Detect and mitigate threats

IPS Integration

Endpoint Security

Web Security1

E-mail Security1

WAN transit threats

Unauthorized access to network and data such as through sniffing and man-in-the-middle (MITM) attacks

Isolate and secure WAN data and access

Secure WAN Connectivity

Attacks against the infrastructure

Unauthorized access to devices, network and data

Reconnaissance

DoS

Deliver resilient and highly available services

Routing Security

Service Resiliency

Network Policy Enforcement

Switching Security

Secure Device Access

Telemetry

1 Addressed as part of a centralized deployment in Chapter 6, "Enterprise Internet Edge," assuming a non-split-tunneling policy at remote sites.


The design and integration of each of these security elements into the branch is addressed in the following section.

Design Guidelines for the Branch

Security integration in the branch addresses the key threat areas locally through the following:

Secure WAN Connectivity in the Branch

Routing Security in the Branch

Service Resiliency in the Branch

Network Policy Enforcement in the Branch

IPS Integration in the Branch

Switching Security in the Branch

Endpoint Security in the Branch

Secure Device Access in the Branch

Telemetry in the Branch

As mentioned earlier, web and E-mail security are addressed as part of a centralized deployment in the Chapter 6, "Enterprise Internet Edge." If localized web security is required, due to the use of split-tunneling, Cisco offers a number of web and content security options, including the Cisco IronPort S-Series, Cisco ASA.5500 Series, and Cisco IOS Content Filtering. For more information, see the Web Security section of Appendix A, "Reference Documents."

Secure WAN Connectivity in the Branch

The branch is reliant upon its WAN connectivity for access to centralized corporate services and business applications, as well, in many cases, Internet services. As such, the WAN is critical to service availability and business operations. Consequently, the WAN must be properly secured to protect it against compromise, including unauthorized access, and data loss and manipulation from sniffing or man-in-the-middle (MITM) attacks.

The security objective being to provide confidentiality, integrity and availability of data as it transits the WAN.

The design and implementation of secure WAN connectivity is addressed as an end-to-end system, incorporating both the branch and the WAN edge. The key design recommendations and considerations are presented in "Secure WAN Connectivity in the WAN Edge" section on page 7-5, but must be developed in conjunction with the branch WAN design and tie together to provide an end-to-end, secure WAN.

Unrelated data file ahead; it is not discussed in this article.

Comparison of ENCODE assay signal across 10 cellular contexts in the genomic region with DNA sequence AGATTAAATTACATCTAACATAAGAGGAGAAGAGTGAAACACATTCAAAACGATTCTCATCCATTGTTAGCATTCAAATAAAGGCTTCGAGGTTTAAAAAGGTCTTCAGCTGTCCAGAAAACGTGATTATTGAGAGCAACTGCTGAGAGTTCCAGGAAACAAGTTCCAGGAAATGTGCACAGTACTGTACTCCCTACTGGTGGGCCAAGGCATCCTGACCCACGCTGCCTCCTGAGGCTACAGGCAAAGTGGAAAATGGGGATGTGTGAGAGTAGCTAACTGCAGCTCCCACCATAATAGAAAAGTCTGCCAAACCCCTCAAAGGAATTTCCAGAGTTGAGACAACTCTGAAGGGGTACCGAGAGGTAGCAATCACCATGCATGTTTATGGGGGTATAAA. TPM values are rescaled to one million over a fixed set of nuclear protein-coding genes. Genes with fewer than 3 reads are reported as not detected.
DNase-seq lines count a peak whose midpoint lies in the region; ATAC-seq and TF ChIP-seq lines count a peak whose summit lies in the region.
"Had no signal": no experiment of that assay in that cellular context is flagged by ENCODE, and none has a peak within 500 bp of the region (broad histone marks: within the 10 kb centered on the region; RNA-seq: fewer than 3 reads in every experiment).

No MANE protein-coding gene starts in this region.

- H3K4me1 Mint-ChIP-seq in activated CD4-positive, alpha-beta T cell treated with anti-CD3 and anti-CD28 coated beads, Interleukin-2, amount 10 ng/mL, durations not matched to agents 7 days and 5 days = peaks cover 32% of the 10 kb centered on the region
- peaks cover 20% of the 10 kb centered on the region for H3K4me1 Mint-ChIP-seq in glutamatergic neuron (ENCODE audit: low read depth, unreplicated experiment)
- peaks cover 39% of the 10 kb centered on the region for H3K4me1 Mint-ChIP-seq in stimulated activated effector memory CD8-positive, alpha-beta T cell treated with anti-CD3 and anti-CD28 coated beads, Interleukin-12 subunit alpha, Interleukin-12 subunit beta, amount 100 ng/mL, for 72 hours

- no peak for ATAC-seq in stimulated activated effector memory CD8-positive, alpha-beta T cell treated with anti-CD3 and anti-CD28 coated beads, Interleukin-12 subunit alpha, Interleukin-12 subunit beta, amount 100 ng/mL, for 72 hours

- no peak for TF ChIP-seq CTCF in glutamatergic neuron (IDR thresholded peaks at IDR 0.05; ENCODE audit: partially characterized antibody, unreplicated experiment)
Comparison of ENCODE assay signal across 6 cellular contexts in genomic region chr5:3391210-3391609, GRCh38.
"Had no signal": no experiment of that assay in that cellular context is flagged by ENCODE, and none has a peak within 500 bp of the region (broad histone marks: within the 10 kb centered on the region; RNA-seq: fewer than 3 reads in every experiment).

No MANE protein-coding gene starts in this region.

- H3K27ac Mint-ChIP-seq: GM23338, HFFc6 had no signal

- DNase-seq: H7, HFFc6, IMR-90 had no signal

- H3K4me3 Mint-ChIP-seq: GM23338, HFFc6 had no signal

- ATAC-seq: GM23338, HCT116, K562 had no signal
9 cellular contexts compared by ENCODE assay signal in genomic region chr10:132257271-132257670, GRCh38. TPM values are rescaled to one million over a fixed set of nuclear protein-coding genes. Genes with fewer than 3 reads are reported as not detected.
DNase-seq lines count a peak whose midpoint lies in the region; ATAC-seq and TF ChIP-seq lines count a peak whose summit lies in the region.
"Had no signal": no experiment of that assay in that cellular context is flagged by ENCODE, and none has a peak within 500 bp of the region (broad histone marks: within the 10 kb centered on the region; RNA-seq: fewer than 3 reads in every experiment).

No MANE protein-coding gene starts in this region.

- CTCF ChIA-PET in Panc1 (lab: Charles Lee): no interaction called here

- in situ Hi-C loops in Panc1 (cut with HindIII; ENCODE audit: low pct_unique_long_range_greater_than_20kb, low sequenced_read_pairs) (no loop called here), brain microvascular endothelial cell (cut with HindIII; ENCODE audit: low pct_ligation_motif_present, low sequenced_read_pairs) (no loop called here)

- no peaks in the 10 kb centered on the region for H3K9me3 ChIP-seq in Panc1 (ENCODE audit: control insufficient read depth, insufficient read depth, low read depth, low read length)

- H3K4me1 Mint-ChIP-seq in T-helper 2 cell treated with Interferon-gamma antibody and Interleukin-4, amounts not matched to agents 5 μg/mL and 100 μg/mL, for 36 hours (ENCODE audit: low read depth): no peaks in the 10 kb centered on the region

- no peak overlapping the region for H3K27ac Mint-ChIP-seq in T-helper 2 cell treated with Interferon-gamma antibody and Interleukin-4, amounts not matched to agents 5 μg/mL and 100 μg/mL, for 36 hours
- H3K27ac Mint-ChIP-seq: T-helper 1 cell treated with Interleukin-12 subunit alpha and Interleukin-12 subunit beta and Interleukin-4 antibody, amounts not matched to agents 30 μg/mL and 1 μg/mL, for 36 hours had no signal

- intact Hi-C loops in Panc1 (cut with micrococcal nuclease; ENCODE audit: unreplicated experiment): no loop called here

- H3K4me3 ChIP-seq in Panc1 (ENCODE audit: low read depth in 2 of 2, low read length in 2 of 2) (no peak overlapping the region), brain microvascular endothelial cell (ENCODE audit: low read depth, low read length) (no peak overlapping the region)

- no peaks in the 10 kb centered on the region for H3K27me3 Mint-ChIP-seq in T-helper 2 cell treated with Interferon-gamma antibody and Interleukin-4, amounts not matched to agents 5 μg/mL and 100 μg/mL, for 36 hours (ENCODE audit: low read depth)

The recommendation for secure WAN connectivity includes the following:

VPN for traffic isolation over the WAN

There are a number of VPN options and the choice will vary based on specific customer requirements. DMVPN, for example, offers support for VPN over both a private WAN and the Internet, as well as multicast and dynamic routing. Consequently, DMVPN can be integrated to enable a common VPN implementation if both of these WAN types are deployed at remote sites.

Public Key Infrastructure (PKI) for strong tunnel authentication

PKI provides secure, scalable, and manageable authentication that is critical to large-scale VPN deployments. PKI also features the dynamic renewal and revocation of certificates that enables the dynamic commissioning and decommissioning of branches with ease.

Advanced Encryption Standard (AES) for strong encryption

Data over the Internet is vulnerable to sniffing; therefore, encryption is critical to data confidentially and integrity. Data over a private WAN can also be encrypted for maximum security or for compliance reasons.

For more information on VPN technologies and PKI, refer to the WAN Design section of Appendix A, "Reference Documents."

Routing Security in the Branch

Routing in the branch is critical to service availability, and as such, it must be properly secured to protect it against compromise, including unauthorized peering sessions and DoS attacks that may attempt to inject false routes, and remove or modify routes.

The security of the routing is particularly important in the branch as it features a key network border, supporting both an external and an internal routing domain. Consequently, it is critical, not only that the external peering interface is properly secured, but that the routing information is properly filtered to ensure that only necessary routes are advertised out and that only valid routes are propagated into the internal routing table.

There are two routing domains to consider:

External routing domain

Maximum routing security, including strict routing protocol membership, routing domain termination and route redistribution filtering to ensure only the necessary routes are advertised.